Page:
|Goddess of the Hearth, Home, and Family|
|Guardian of Elpis|
|The Last Olympian|
|Family||Kronos (father) |
Hades, Poseidon, and Zeus (brothers)
Demeter and Hera (sisters)
|Greek/Roman form||Vesta (Roman)|
|Appearances|| The Lightning Thief |
The Last Olympian
|“||I am here because when all else fails, when all the other mighty gods have gone off to war, I am all that's left. Home. Hearth. I am the last Olympian.||”|
Hestia (meaning "hearth" or "fireside") is the eldest child of Kronos and Rhea. She is the virgin goddess of the hearth, home, the right ordering of domesticity, and family. She received the first offering at every sacrifice in the household. Her Roman counterpart is Vesta.
Hestia was the first born female child of the Titans Kronos and Rhea. She was the goddess of the hearth and home, and every household in Greece had a sacrificial flame in her honor. Like Hades, Poseidon, Demeter, and Hera, she was swallowed by Kronos, and spent her childhood inside his stomach, until her brother, Zeus, came and rescued her and her siblings. Because she was the first to be born and swallowed and the last to be to be thrown up by Kronos, she is called both the oldest and the youngest of Kronos' and Rhea's children.
When Percy Jackson first arrives, he mentions that he sees a young girl stoking next to the hearth. He didn't know that it was Hestia at the time.
Hestia first appears as an eight-year-old girl in Westport, Connecticut after Percy and Nico di Angelo meet Ms. Castellan. She tells Percy that in order to understand Luke Castellan, his enemy, he must first understand Luke's family. She gives Percy constant visions of Luke's upbringing as a way to gain insight as to what he has gone through and why he made the choices that he did. Hestia tells Percy that sometimes the hardest power to master is the power of yielding. She reminded Percy that when Dionysus was made a god she gave up her throne for him to avoid civil war among the gods.
Later during the Battle of Manhattan at Olympus, she helps Rachel Elizabeth Dare realize her destiny as the Oracle of Delphi. Hestia also reminds Percy that when all the other gods are away in the fight, hearth and home are what will always remain. Percy also entrusts her with Pandora's Pithos, which Prometheus had given him in order to tempt him into surrender. He claims that she should be its guardian because hope survives best at the hearth, and the Pithos does not continue to follow Percy relentlessly.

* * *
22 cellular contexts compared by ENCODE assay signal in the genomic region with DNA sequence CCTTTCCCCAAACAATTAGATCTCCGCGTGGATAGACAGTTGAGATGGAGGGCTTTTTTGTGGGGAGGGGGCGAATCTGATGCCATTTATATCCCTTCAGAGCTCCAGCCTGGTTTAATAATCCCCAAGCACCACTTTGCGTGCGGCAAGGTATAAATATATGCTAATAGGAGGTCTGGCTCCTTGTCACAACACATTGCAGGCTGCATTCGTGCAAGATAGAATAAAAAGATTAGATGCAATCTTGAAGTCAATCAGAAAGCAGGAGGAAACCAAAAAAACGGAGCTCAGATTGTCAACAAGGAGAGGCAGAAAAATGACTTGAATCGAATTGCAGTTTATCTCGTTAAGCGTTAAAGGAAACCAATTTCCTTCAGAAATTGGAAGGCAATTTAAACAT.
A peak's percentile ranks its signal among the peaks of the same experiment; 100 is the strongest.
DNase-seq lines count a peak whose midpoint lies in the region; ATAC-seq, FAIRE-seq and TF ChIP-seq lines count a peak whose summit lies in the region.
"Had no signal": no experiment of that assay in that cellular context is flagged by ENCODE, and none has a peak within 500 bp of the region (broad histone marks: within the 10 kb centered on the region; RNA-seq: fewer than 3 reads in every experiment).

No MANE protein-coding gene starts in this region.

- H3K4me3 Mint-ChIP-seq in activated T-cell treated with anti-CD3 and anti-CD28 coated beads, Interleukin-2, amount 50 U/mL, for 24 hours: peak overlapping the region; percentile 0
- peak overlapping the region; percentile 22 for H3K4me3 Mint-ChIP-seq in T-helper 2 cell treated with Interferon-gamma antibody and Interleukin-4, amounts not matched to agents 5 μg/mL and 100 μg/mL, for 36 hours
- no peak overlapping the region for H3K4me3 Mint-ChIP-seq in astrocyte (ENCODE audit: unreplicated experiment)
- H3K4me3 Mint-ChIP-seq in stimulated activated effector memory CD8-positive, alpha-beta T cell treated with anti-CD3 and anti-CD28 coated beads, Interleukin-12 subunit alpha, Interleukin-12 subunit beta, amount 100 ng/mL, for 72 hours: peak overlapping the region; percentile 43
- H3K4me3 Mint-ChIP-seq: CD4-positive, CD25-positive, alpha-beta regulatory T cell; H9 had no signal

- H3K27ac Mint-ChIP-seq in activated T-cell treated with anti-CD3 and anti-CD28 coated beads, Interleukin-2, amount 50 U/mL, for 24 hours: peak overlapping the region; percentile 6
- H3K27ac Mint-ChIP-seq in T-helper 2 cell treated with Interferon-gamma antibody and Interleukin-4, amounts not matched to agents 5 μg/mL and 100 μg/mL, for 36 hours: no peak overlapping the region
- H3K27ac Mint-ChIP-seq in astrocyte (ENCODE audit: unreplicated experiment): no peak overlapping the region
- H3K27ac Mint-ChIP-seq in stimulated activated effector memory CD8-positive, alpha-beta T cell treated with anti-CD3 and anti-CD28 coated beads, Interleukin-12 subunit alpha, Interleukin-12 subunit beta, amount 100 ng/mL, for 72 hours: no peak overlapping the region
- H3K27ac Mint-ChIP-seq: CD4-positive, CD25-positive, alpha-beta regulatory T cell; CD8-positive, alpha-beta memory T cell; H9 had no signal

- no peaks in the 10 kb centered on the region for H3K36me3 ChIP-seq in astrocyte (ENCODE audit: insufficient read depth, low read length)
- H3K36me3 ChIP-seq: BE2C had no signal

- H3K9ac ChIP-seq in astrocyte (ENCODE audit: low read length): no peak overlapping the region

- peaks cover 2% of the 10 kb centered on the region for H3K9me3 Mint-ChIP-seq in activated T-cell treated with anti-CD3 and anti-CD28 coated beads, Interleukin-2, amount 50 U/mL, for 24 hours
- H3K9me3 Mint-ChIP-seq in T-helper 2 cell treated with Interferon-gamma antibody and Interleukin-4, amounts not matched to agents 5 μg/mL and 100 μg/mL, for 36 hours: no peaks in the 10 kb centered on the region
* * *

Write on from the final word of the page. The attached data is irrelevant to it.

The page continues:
Later when Percy is fighting against Luke, who was possessed by Kronos, Backbiter is tossed into the hearth. When Kronos tried to retrieve it, Hestia appears in the fire and heats the scythe to such a degree that Kronos cannot retrieve it. Percy sees her image in the flames looking disapprovingly at her father. After Kronos is defeated and the war over, Percy returns to Camp Half-Blood and sees Hestia tending to the camp's hearth, mirroring the first time Percy saw her when he first arrived at camp. She winks at Percy, implying that she is content not being noticed, as long as some people do notice her once in a while.
Hestia appears to be of a calm and humble disposition, showing a higher degree of kindness than other gods who frequently take offense at the slightest provocation. She has a somewhat proudness to her quiet personality, and she is a very wise goddess and places priority maintaining peace and harmony amongst her family, the Olympians, by knowing when it is appropriate to give in. Having vowed to be a virgin forever, Hestia has no children and places value in chastity. Much like Artemis, she favors the form of a young girl most of the time, although she has been seen as a grown woman. She is fairly kind to Percy and Nico, as it is seen in the book, The Last Olympian.
Hestia is initially described as an eight year old girl with mousy-brown hair and "warm and cozy" eyes of red fire. She wears a simple brown dress or robes with a scarf wrapped around her head. Hestia is often seen with an iron staff that she uses to tend the hearth (as seen while tending the fire in The Lightning Thief).
Sacred AnimalHestia's sacred animal is the donkey after a party in Olympus.